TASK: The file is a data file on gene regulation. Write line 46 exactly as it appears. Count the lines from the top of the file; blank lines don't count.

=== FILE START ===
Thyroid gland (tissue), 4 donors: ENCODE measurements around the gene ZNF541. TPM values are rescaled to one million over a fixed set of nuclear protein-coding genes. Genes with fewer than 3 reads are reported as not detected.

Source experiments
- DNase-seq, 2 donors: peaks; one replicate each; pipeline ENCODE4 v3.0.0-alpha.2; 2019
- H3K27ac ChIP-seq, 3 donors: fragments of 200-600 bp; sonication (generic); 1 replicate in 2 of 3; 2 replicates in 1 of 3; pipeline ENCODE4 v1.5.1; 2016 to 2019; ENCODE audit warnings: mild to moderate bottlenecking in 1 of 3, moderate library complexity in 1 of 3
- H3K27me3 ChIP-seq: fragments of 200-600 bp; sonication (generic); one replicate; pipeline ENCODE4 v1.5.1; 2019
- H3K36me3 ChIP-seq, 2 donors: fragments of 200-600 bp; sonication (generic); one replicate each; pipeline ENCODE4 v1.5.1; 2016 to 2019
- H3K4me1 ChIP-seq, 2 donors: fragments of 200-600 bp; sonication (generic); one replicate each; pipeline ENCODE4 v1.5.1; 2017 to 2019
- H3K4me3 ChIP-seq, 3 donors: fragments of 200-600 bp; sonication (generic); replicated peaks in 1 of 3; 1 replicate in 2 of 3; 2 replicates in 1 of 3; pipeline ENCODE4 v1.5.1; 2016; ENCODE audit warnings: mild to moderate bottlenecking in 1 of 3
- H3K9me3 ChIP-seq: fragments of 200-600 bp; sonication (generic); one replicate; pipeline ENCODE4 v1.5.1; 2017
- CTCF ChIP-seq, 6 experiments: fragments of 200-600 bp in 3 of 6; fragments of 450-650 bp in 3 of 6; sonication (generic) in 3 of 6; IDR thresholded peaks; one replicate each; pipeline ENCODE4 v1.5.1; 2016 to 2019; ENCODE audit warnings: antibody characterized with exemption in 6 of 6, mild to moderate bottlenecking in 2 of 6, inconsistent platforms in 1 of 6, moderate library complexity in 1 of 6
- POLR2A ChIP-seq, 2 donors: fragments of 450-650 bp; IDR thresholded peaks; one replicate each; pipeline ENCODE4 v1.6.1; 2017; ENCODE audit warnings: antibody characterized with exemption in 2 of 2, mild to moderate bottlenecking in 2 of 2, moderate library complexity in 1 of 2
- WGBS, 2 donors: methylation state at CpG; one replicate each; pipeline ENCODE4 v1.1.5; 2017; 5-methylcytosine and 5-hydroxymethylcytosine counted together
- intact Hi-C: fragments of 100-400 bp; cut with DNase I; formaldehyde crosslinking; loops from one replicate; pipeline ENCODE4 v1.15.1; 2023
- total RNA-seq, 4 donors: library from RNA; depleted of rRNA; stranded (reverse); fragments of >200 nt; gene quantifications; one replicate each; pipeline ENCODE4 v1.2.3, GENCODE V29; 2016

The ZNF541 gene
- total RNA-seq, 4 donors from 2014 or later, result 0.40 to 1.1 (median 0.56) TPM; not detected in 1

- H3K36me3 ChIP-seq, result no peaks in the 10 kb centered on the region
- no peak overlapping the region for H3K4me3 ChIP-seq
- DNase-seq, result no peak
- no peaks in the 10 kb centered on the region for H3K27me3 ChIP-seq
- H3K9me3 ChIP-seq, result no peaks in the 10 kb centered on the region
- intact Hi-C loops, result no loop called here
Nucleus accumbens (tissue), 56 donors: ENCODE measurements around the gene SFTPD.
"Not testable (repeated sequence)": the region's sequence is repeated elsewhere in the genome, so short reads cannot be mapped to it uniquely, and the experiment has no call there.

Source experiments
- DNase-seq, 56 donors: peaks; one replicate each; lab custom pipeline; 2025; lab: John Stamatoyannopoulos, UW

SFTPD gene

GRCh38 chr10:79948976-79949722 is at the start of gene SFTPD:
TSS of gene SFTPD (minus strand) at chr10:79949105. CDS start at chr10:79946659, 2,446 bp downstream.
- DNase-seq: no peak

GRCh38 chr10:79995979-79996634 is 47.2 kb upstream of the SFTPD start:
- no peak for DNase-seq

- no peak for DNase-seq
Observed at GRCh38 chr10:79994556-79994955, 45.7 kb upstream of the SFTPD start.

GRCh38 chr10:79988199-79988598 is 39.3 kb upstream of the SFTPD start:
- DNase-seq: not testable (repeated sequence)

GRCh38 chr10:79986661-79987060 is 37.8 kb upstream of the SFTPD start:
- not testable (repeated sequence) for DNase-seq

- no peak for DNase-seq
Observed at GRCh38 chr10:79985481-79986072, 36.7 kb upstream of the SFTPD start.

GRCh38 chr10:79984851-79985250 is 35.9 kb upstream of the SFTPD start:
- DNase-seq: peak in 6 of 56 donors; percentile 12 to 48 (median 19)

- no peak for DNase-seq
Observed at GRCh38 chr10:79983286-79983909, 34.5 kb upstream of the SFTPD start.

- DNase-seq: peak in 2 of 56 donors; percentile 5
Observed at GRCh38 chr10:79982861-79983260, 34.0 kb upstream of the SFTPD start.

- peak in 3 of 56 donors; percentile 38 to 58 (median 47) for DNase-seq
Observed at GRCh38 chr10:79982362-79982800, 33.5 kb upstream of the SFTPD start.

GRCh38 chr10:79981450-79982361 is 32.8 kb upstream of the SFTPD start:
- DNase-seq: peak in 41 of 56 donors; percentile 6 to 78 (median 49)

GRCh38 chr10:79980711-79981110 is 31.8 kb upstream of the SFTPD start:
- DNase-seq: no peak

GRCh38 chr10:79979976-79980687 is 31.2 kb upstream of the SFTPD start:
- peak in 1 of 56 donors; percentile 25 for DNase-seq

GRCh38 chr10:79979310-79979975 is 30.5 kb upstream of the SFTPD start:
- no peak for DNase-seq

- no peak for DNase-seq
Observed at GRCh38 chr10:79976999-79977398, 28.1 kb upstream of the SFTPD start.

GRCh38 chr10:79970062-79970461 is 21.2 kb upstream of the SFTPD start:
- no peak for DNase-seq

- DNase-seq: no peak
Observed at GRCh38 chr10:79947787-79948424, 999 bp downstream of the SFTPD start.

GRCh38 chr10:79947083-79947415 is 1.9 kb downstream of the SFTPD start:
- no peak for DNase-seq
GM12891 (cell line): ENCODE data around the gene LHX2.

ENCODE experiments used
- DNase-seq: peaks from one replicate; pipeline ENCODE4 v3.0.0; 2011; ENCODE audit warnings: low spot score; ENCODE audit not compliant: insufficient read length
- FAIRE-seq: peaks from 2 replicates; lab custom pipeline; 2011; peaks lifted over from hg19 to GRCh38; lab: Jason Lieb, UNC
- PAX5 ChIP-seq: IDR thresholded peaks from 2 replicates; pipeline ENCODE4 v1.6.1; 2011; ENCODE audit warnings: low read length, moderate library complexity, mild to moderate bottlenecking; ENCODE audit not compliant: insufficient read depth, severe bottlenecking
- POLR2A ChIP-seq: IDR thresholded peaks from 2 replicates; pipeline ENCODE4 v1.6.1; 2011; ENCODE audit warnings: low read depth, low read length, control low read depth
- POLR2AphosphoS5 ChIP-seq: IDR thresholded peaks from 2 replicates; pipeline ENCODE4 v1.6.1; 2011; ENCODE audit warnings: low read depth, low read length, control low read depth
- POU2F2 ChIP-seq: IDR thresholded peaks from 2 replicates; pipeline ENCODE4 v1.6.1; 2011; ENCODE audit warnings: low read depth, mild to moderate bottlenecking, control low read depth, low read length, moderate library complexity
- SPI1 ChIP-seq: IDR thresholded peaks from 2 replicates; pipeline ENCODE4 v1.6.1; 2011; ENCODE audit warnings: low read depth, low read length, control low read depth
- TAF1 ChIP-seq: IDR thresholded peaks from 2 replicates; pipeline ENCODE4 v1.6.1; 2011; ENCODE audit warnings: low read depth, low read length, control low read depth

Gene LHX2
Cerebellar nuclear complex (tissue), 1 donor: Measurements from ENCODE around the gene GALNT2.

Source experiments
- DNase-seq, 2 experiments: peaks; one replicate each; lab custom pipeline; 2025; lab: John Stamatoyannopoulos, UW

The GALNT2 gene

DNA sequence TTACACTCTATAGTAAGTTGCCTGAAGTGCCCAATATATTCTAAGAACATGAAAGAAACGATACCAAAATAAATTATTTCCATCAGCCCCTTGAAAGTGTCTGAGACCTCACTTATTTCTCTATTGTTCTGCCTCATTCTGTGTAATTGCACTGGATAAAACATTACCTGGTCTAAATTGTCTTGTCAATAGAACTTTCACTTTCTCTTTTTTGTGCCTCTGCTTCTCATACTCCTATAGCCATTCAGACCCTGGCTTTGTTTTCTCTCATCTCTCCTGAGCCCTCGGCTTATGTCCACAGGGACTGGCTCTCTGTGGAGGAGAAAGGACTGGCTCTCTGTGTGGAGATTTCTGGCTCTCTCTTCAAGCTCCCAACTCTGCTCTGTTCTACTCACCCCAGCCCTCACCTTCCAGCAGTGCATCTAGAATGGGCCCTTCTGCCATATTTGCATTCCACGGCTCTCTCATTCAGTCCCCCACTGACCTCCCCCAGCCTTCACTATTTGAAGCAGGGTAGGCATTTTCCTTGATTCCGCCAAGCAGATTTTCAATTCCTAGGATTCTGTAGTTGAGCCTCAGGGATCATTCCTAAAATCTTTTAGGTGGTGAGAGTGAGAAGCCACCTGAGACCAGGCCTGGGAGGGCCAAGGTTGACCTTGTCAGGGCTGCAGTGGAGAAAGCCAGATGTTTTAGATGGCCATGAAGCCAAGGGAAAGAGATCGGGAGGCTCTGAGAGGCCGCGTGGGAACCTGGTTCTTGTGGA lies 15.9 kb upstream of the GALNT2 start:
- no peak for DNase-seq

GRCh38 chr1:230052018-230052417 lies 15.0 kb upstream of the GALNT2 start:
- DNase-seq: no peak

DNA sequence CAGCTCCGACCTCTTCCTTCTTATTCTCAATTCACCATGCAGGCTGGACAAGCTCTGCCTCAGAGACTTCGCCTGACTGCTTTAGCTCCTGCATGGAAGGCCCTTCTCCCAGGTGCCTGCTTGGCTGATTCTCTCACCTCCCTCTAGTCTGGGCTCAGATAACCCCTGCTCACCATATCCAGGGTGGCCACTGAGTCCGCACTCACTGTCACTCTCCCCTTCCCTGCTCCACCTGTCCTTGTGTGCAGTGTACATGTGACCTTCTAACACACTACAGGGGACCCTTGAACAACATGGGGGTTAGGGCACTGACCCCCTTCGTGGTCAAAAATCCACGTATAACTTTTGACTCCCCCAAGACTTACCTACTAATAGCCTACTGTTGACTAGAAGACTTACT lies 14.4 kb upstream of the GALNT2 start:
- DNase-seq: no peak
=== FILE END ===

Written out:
Observed at GRCh38 chr10:79982861-79983260, 34.0 kb upstream of the SFTPD start.